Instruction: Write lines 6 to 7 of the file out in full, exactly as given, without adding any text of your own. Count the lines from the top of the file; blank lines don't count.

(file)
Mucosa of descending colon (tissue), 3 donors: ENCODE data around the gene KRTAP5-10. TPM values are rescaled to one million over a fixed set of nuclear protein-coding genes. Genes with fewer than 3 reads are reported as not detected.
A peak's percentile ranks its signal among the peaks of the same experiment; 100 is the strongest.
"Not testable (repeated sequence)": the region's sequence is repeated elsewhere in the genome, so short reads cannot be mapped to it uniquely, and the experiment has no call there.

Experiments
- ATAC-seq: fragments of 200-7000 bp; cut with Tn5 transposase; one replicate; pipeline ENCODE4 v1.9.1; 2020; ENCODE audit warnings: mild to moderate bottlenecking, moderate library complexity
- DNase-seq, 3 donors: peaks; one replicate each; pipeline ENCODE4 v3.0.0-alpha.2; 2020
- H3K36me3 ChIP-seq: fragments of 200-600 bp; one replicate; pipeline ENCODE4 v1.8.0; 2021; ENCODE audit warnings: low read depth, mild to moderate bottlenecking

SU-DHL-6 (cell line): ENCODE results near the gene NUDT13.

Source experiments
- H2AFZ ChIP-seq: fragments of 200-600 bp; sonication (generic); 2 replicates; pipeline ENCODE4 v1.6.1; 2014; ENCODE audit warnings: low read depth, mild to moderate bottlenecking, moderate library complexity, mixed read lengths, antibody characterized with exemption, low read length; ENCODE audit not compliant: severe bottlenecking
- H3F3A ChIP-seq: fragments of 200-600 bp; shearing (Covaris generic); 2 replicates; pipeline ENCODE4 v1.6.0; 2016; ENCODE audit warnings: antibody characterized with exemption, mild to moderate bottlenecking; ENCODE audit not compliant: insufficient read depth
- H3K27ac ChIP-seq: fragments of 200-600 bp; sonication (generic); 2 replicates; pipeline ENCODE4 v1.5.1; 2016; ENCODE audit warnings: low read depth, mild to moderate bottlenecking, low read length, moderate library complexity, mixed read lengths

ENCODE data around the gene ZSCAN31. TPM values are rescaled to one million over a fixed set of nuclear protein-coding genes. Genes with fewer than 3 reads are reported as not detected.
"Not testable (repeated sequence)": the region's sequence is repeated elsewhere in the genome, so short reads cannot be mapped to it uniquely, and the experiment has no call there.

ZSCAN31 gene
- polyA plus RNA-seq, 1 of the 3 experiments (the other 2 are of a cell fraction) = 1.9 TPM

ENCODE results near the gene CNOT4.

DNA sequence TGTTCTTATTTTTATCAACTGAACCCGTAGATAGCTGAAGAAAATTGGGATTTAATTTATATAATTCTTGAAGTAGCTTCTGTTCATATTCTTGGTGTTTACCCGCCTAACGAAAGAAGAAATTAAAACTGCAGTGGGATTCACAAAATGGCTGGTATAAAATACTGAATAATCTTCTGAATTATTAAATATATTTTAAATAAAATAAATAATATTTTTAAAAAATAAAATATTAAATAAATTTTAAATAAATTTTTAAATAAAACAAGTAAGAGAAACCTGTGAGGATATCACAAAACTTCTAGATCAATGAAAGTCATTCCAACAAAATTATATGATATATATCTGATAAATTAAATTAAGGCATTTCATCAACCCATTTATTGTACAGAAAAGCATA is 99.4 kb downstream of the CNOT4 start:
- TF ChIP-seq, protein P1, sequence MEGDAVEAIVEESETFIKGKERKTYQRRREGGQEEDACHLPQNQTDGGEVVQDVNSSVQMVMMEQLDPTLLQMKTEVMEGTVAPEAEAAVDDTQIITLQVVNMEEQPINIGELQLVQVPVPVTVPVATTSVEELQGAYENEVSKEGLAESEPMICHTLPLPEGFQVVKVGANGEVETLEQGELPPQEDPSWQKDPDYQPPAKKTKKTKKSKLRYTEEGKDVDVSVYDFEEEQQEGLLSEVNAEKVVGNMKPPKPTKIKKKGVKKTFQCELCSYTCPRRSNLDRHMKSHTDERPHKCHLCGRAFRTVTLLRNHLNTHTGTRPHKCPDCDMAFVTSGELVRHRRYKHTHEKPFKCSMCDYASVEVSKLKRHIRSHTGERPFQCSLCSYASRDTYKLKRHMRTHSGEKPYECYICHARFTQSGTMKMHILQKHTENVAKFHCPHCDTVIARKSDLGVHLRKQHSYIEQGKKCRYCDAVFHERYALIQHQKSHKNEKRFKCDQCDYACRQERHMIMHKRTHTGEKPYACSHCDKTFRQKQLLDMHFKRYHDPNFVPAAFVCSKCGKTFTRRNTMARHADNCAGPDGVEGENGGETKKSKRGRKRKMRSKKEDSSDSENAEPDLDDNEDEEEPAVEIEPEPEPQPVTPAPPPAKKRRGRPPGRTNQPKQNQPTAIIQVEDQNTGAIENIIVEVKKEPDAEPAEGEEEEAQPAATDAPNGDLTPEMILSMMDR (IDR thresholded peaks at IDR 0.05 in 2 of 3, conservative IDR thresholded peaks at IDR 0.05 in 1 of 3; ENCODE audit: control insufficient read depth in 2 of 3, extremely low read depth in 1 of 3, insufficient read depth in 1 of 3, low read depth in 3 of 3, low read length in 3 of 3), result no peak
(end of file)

- DNase-seq, 3 donors: peaks; one replicate each; pipeline ENCODE4 v3.0.0-alpha.2; 2020
- H3K36me3 ChIP-seq: fragments of 200-600 bp; one replicate; pipeline ENCODE4 v1.8.0; 2021; ENCODE audit warnings: low read depth, mild to moderate bottlenecking